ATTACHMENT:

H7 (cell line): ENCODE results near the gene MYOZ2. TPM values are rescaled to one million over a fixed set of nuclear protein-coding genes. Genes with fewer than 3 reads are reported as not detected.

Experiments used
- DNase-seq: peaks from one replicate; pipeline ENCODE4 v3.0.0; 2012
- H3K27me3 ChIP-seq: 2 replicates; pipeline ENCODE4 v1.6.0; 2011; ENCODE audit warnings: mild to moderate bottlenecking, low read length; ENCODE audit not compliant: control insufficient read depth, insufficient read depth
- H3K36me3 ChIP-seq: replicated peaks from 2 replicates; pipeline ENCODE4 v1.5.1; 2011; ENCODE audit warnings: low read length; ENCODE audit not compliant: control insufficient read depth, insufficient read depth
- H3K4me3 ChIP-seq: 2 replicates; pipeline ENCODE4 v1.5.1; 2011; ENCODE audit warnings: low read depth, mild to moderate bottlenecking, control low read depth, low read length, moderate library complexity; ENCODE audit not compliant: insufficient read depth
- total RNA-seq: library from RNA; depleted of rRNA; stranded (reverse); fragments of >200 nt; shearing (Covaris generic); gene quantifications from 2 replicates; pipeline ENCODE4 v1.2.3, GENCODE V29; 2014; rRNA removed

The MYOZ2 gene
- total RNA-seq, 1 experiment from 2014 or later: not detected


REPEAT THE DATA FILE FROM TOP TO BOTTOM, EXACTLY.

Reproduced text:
H7 (cell line): ENCODE results near the gene MYOZ2. TPM values are rescaled to one million over a fixed set of nuclear protein-coding genes. Genes with fewer than 3 reads are reported as not detected.

Experiments used
- DNase-seq: peaks from one replicate; pipeline ENCODE4 v3.0.0; 2012
- H3K27me3 ChIP-seq: 2 replicates; pipeline ENCODE4 v1.6.0; 2011; ENCODE audit warnings: mild to moderate bottlenecking, low read length; ENCODE audit not compliant: control insufficient read depth, insufficient read depth
- H3K36me3 ChIP-seq: replicated peaks from 2 replicates; pipeline ENCODE4 v1.5.1; 2011; ENCODE audit warnings: low read length; ENCODE audit not compliant: control insufficient read depth, insufficient read depth
- H3K4me3 ChIP-seq: 2 replicates; pipeline ENCODE4 v1.5.1; 2011; ENCODE audit warnings: low read depth, mild to moderate bottlenecking, control low read depth, low read length, moderate library complexity; ENCODE audit not compliant: insufficient read depth
- total RNA-seq: library from RNA; depleted of rRNA; stranded (reverse); fragments of >200 nt; shearing (Covaris generic); gene quantifications from 2 replicates; pipeline ENCODE4 v1.2.3, GENCODE V29; 2014; rRNA removed

The MYOZ2 gene
- total RNA-seq, 1 experiment from 2014 or later: not detected